Friendship with God: An Uncommon Dialogue

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Overview

Walsch provides answers to the questions he had put to God in Conversations with God, and addresses the possibility of walking alongside God, rather than simply following Him.
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Overview

Walsch provides answers to the questions he had put to God in Conversations with God, and addresses the possibility of walking alongside God, rather than simply following Him.
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Editorial Reviews

From Barnes & Noble
Neale Donald Walsch has changed the way millions of Americans think about God. His Conversations with God series, Book One, Book Two, and Book Three, have all been New York Times bestsellers -- Book One for more than two years. The essence of Walsch's message lies at the heart of faith -- the sacred place in every person where he or she stands alone with God. Walsch urges each of us to forge our own unique relationship with God, a God who is everywhere and speaks to us in all we do. It is up to us to stop and listen. It is up to us to respond, to begin the conversation. A conversation is the first step, just as in any relationship, in establishing trust, in building friendship, in creating communion. In Friendship with God Neale Donald Walsch shares the next part of his journey and leads us to deepen and strengthen our own bonds with God. He honors our heart's desire: a closer connection, richer and fuller. A friendship with God.
Library Journal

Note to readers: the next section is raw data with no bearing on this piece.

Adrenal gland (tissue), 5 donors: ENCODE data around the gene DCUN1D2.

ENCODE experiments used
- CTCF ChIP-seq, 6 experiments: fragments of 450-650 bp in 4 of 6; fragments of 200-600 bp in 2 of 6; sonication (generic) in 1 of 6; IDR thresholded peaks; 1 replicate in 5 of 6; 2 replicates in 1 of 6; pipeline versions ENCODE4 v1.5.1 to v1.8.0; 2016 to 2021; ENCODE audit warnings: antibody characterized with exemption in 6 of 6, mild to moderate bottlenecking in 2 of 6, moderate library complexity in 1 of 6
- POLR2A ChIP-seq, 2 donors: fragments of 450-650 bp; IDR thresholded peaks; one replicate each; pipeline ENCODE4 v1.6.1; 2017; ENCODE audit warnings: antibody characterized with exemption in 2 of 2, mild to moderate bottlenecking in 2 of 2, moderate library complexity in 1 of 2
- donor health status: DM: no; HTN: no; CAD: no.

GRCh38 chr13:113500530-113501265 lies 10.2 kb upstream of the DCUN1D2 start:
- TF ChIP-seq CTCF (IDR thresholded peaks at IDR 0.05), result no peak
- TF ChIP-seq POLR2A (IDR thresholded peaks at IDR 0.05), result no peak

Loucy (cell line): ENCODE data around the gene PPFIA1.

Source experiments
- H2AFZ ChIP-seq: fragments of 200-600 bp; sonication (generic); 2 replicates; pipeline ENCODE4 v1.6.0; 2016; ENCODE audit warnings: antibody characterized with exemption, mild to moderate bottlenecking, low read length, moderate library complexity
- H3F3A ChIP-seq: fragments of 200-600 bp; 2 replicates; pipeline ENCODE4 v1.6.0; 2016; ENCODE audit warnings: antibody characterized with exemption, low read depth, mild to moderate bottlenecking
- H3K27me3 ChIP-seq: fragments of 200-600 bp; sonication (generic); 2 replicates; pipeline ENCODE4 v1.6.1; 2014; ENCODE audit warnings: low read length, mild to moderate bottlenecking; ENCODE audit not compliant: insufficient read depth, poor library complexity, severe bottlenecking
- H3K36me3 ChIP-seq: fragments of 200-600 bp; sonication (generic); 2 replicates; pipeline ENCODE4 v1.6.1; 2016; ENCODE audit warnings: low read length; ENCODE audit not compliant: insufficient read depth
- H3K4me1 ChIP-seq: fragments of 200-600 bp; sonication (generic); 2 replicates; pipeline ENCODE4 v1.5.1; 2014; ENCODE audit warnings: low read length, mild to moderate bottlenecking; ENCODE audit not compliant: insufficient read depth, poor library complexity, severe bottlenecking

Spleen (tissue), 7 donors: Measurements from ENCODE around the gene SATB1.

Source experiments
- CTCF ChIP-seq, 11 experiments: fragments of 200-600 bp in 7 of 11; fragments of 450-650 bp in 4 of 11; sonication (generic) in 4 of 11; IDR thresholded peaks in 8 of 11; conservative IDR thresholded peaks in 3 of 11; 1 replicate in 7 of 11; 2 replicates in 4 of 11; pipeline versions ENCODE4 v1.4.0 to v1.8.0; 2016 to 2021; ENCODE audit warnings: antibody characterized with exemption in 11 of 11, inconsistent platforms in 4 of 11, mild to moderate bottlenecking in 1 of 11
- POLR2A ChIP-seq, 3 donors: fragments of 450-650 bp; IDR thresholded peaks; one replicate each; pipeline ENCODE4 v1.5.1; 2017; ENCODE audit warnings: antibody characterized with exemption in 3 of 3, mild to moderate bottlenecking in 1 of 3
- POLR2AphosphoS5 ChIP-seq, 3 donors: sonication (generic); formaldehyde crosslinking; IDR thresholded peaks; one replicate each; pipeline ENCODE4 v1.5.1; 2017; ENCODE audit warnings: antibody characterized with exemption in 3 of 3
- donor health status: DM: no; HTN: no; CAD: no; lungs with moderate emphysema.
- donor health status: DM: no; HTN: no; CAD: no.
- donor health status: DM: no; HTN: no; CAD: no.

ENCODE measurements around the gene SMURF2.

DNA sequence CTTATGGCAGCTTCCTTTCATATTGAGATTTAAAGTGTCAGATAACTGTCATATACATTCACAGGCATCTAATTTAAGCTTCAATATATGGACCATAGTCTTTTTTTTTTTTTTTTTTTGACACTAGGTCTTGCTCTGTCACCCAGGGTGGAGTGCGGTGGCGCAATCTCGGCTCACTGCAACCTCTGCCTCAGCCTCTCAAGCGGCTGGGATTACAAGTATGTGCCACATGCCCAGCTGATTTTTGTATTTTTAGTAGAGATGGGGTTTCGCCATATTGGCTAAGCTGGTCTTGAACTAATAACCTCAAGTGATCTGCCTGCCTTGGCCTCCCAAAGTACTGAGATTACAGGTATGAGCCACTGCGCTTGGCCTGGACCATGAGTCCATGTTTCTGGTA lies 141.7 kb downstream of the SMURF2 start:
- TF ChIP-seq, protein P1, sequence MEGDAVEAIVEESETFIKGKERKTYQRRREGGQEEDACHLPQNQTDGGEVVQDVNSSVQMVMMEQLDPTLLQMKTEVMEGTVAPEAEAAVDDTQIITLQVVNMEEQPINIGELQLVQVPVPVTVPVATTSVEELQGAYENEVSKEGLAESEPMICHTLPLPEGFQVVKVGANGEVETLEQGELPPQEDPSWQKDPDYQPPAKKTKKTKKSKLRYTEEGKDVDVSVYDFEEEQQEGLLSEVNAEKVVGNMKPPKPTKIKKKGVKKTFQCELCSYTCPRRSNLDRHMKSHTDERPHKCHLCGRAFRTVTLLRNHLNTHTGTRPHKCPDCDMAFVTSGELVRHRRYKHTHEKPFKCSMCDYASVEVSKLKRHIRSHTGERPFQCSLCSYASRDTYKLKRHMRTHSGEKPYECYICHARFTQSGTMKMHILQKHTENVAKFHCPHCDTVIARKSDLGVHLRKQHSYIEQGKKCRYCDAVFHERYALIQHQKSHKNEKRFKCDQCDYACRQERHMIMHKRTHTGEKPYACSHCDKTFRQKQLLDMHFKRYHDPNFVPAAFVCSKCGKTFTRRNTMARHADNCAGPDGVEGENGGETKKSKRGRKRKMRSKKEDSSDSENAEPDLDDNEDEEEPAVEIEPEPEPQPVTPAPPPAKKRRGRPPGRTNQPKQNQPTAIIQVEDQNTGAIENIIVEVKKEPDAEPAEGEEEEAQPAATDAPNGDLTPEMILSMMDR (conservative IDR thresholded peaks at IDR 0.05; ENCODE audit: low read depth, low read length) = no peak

From the man who had Conversations with God: building the relationship. Copyright 1999 Cahners Business Information.
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Product Details

  • ISBN-13: 9780425189849
  • Publisher: Penguin Group (USA) Incorporated
  • Publication date: 10/28/2002
  • Pages: 448
  • Sales rank: 314,656
  • Product dimensions: 8.50 (w) x 5.48 (h) x 1.00 (d)

Meet the Author

Neale Donald Walsch is the author of the New York Times bestsellers: Conversations with God book 1, book 2, and book 3, as well as Meditations from Conversations with God book 1 and book 2, and the Conversations with God book 1 Guidebook. Walsch lectures and hosts workshops throughout the country, in addition to running his foundation, ReCreation. His books have been translated into twenty-two languages. He lives in Oregon.

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Read an Excerpt

Introduction

Try telling someone that you've just had a conversation with God and see what happens.

Never mind. I can tell you what happens.

Your whole life changes.

First, because you've had the conversation, second, because you've told someone about it.

To be fair, I should say that I did more than have a conversation. I've had a six-year dialogue. And I did more than "tell" someone. I kept a written record of what was said and sent it to a publisher.

Things have been very interesting ever since. And a little surprising.

The first surprise was that the publisher actually read the material and even made it into a book. The second surprise was that people actually bought the book, and even recommended it to their friends. The third surprise is that their friends recommended it to their friends, and even made it into a bestseller. The fourth surprise is that it is now sold in twenty-seven countries. The fifth surprise is that any of this was surprising, given who the coauthor was.

When God tells you He's going to do something, you can count on it. God always gets Her way.